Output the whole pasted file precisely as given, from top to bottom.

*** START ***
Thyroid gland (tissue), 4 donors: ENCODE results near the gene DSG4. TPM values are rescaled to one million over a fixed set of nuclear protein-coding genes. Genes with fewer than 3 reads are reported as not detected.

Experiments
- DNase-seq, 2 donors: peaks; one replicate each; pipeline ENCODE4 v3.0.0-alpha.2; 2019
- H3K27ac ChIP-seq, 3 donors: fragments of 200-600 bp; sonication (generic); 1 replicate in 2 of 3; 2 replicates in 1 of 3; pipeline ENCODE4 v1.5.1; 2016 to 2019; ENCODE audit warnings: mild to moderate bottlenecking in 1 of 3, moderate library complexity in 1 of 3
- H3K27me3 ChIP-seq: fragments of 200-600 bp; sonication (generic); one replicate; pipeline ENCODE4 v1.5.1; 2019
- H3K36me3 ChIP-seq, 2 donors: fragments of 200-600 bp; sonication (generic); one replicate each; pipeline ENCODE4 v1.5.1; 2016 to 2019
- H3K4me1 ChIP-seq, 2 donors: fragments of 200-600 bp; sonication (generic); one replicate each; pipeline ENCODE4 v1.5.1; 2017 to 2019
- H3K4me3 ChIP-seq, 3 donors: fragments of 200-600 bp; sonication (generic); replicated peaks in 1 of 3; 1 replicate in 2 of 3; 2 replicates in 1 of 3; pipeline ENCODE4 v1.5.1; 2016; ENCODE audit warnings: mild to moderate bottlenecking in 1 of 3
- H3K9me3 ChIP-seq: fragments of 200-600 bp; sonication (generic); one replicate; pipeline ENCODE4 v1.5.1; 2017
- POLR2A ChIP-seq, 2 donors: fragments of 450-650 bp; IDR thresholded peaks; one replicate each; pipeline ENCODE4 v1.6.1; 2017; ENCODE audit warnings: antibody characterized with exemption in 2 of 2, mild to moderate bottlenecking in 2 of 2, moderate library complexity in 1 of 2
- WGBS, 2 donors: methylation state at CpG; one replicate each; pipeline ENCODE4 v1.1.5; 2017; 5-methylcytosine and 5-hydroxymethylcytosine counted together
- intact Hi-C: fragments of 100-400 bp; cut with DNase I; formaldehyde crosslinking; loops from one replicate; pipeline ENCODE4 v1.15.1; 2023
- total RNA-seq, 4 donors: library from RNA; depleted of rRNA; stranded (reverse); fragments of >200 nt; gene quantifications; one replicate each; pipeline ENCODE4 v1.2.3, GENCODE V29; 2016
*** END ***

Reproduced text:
Thyroid gland (tissue), 4 donors: ENCODE results near the gene DSG4. TPM values are rescaled to one million over a fixed set of nuclear protein-coding genes. Genes with fewer than 3 reads are reported as not detected.

Experiments
- DNase-seq, 2 donors: peaks; one replicate each; pipeline ENCODE4 v3.0.0-alpha.2; 2019
- H3K27ac ChIP-seq, 3 donors: fragments of 200-600 bp; sonication (generic); 1 replicate in 2 of 3; 2 replicates in 1 of 3; pipeline ENCODE4 v1.5.1; 2016 to 2019; ENCODE audit warnings: mild to moderate bottlenecking in 1 of 3, moderate library complexity in 1 of 3
- H3K27me3 ChIP-seq: fragments of 200-600 bp; sonication (generic); one replicate; pipeline ENCODE4 v1.5.1; 2019
- H3K36me3 ChIP-seq, 2 donors: fragments of 200-600 bp; sonication (generic); one replicate each; pipeline ENCODE4 v1.5.1; 2016 to 2019
- H3K4me1 ChIP-seq, 2 donors: fragments of 200-600 bp; sonication (generic); one replicate each; pipeline ENCODE4 v1.5.1; 2017 to 2019
- H3K4me3 ChIP-seq, 3 donors: fragments of 200-600 bp; sonication (generic); replicated peaks in 1 of 3; 1 replicate in 2 of 3; 2 replicates in 1 of 3; pipeline ENCODE4 v1.5.1; 2016; ENCODE audit warnings: mild to moderate bottlenecking in 1 of 3
- H3K9me3 ChIP-seq: fragments of 200-600 bp; sonication (generic); one replicate; pipeline ENCODE4 v1.5.1; 2017
- POLR2A ChIP-seq, 2 donors: fragments of 450-650 bp; IDR thresholded peaks; one replicate each; pipeline ENCODE4 v1.6.1; 2017; ENCODE audit warnings: antibody characterized with exemption in 2 of 2, mild to moderate bottlenecking in 2 of 2, moderate library complexity in 1 of 2
- WGBS, 2 donors: methylation state at CpG; one replicate each; pipeline ENCODE4 v1.1.5; 2017; 5-methylcytosine and 5-hydroxymethylcytosine counted together
- intact Hi-C: fragments of 100-400 bp; cut with DNase I; formaldehyde crosslinking; loops from one replicate; pipeline ENCODE4 v1.15.1; 2023
- total RNA-seq, 4 donors: library from RNA; depleted of rRNA; stranded (reverse); fragments of >200 nt; gene quantifications; one replicate each; pipeline ENCODE4 v1.2.3, GENCODE V29; 2016